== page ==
7. It'd be odd if tilapia were unusually high in dioxins, as dioxins are produced by such activities as burning plastic.  In fact, according to Medical News Today, due to EPA regulations, the amount of dioxins in the environment in the USA is 90% reduced from what it was thirty years ago -- and they recommend eating fish as a way of decreasing the amount of dioxin in your diet.
  8. Dioxin "can take up to 11 years to clear?"  Not ten or twelve?  Okay, now you're just pulling this out of your ass.
  9. You are not killing your family by serving them tilapia.  For fuck's sake.

Then, there's this nonsense that I've seen over and over:

Just out of curiosity, how desperate do you have to be to photoshop Trump into a photograph in order to make him look like a compassionate human being?  I mean, I get that there's not much else you can do.

But still.

If you're curious, the photograph doesn't even come from Hurricane Florence (as the post claims, along with a snarky "You won't see this on the news -- share with everyone!" caption).  It comes from the 2015 flooding in Texas.  Here's the unaltered photo:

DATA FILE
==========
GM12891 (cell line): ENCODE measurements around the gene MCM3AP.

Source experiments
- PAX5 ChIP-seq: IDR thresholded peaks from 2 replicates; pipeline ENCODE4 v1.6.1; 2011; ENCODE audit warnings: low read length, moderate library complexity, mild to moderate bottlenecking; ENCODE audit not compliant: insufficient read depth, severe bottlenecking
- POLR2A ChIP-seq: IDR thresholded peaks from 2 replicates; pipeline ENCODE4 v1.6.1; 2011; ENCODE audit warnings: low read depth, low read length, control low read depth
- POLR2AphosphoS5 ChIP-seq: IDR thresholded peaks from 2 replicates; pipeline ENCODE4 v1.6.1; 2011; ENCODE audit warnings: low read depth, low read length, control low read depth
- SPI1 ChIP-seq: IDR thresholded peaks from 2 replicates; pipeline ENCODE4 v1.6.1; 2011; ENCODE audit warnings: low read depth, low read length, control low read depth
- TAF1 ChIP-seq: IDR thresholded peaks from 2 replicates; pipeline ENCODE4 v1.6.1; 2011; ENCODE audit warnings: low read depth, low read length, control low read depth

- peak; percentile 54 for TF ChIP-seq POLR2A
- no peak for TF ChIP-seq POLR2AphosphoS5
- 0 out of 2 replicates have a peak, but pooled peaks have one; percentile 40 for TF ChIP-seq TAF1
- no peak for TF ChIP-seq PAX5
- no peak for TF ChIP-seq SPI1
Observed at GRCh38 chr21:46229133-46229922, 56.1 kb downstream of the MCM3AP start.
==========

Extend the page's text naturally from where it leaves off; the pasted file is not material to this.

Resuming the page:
I do think it's kind of inadvertently hilarious that when they photoshopped Trump into the picture, they made it look like he's handing the guy a MAGA hat.  "Hey, thanks for being here.  I was expecting more people to show up and applaud me, but I guess the killer flood swept them away.  Here, have a hat."

Then there's latest craze from Gwyneth "Snake Oil" Paltrow's company Goop, which is: "wearable stickers."  Me, I thought all stickers were wearable in the sense that you can stick them to your skin.  Thus the name.

But that's not what she's talking about.  These stickers, which are a "major obsession around Goop HQ," are supposed to "rebalance the energy frequencies in your body."

Whatever the fuck that means.

Here's a photo of a woman with three of them on her arm:

And the sales pitch: